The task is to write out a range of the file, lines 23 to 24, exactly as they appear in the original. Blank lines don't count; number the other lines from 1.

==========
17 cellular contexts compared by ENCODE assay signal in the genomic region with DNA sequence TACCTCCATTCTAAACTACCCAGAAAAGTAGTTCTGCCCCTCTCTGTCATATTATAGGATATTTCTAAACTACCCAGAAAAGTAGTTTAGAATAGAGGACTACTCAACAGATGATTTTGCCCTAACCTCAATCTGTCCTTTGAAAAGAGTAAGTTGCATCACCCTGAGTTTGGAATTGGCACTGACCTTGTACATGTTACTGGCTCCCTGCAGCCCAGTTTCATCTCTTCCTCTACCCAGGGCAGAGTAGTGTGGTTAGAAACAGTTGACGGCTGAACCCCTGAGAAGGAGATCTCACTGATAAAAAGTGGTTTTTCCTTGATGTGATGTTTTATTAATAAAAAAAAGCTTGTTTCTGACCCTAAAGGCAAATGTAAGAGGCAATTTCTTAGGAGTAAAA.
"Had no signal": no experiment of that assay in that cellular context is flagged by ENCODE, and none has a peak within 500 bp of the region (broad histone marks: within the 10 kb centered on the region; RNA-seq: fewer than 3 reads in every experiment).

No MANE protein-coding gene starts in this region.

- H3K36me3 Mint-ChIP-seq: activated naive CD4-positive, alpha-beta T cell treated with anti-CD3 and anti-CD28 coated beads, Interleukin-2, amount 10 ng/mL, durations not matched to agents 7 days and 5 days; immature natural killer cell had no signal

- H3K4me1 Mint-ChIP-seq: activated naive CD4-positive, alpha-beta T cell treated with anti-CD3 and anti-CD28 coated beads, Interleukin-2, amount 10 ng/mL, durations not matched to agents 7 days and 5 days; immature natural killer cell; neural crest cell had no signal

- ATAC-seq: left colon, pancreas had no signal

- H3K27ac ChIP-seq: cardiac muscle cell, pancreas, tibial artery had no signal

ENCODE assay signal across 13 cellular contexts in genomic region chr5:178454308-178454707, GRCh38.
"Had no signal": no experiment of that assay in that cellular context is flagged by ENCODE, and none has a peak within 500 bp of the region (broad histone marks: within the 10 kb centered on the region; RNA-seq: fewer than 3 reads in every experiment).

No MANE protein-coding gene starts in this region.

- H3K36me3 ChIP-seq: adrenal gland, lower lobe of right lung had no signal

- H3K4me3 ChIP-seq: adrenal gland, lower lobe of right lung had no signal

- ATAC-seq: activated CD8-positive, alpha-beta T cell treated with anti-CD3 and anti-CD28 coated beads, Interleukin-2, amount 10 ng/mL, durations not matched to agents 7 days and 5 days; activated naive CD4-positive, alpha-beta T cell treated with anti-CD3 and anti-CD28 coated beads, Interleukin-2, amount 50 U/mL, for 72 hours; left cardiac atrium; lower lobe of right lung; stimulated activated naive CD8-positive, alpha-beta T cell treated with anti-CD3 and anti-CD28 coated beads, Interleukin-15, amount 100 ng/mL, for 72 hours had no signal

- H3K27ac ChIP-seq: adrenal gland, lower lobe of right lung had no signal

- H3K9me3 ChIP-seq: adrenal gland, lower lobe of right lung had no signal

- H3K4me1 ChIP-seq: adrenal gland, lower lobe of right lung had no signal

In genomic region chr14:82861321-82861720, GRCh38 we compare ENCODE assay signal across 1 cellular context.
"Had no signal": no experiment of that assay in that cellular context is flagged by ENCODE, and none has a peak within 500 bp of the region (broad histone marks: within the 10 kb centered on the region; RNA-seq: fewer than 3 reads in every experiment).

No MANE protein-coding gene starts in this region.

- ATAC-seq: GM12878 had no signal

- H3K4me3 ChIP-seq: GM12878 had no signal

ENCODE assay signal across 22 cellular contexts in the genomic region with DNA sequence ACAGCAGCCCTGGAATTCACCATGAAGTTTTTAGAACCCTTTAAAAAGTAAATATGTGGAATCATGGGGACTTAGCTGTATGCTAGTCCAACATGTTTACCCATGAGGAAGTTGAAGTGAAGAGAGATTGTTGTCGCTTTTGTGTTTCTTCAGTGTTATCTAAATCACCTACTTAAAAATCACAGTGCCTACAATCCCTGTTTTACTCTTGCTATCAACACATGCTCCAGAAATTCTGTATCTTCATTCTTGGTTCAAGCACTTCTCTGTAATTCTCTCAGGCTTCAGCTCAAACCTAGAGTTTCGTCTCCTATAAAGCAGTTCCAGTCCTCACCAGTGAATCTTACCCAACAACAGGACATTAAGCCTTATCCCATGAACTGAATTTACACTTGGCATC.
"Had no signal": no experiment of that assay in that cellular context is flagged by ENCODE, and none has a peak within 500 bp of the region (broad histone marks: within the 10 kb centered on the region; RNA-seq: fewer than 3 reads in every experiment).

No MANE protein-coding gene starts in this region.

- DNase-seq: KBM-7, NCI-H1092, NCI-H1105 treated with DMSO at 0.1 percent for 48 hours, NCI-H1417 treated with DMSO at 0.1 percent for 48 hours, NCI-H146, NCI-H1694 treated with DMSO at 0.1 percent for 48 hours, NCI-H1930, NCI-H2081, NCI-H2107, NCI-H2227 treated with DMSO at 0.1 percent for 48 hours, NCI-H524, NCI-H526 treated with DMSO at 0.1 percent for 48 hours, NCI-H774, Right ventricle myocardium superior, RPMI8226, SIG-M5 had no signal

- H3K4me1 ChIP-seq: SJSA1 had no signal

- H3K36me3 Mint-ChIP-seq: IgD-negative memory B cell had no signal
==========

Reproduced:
"Had no signal": no experiment of that assay in that cellular context is flagged by ENCODE, and none has a peak within 500 bp of the region (broad histone marks: within the 10 kb centered on the region; RNA-seq: fewer than 3 reads in every experiment).

No MANE protein-coding gene starts in this region.